President Donald Trump will address students at a Christian university in his first extended public appearance since he fired James Comey as FBI director this week.
Mr Trump is delivering his first commencement address at Liberty University in Lynchburg, Virginia, whose leader was among his earliest and most vocal supporters.
The president has stayed largely out of public view since Tuesday, when he removed the head of the agency that is investigating Russia's role in the 2016 election, along with possible ties between Mr Trump's campaign and the Russian government.
He lashed out at Mr Comey on Friday, tweeting that Mr Comey "better hope that there are no 'tapes' of our conversations before he starts leaking to the press!"
Mr Trump's chief spokesman refused to comment on Friday on whether active listening devices are in the Oval Office or elsewhere in the building, a non-denial that drew comparisons to the secretly taped conversations and telephone calls that led to President Richard Nixon's downfall in the Watergate scandal in the 1970s.
Mr Trump had earlier criticised Mr Comey as a "showboat" and a "grandstander," and the president's warning prompted new accusations of interference with the FBI's Russia investigation.
In his weekly address to the nation, Mr Trump said he was "delighted to be participating first hand in the excitement" as students and faculty celebrate Liberty's more than 18,000 graduates.
The commander in chief typically addresses graduates of one of the US military service academies and Mr Trump is scheduled to speak at the Coast Guard Academy in Connecticut on Wednesday.
"To young Americans at both schools, I will be bringing a message of hope and optimism about our nation's bright future," Mr Trump said.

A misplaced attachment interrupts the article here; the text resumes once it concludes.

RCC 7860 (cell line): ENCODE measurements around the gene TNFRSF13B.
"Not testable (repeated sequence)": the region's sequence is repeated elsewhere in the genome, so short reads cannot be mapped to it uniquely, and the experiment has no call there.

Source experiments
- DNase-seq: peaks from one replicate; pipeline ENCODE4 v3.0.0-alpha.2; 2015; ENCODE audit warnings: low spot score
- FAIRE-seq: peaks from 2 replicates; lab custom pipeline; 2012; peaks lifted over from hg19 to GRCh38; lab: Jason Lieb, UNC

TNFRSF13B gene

Jerry Falwell Jr, Liberty's president, helped Mr Trump win an overwhelming 80% of the white evangelical vote.
A recent Pew Research Centre survey marking Mr Trump's first 100 days in office, a milestone reached on April 29, found three-quarters of white evangelicals approved of his performance as president while just 39% of the general public held the same view.
Christian conservatives have been overjoyed by Mr Trump's appointment of Justice Neil Gorsuch to the Supreme Court, along with his choice of socially conservative Cabinet members and other officials, such as Charmaine Yoest, a prominent anti-abortion activist named to the Department of Health and Human Services.
But they had a mixed response to an executive order on religious liberty that Trump signed last week.
He directed the IRS to ease up on enforcing an already rarely enforced limit on partisan political activity by churches.
He also promised "regulatory relief" for those who object on religious grounds to the birth control coverage requirement in the Affordable Care Act health law. Yet, the order did not address one of the most pressing demands from religious conservatives: broad exemptions from recognising same-sex marriage.
Still, Mr Falwell, who endorsed Mr Trump in January 2016 just before that year's Iowa caucuses, praised his actions on issues that concern Christian conservatives.
"I really don't think any other president has done more for evangelicals and the faith community in four months than President Trump has," Mr Falwell said.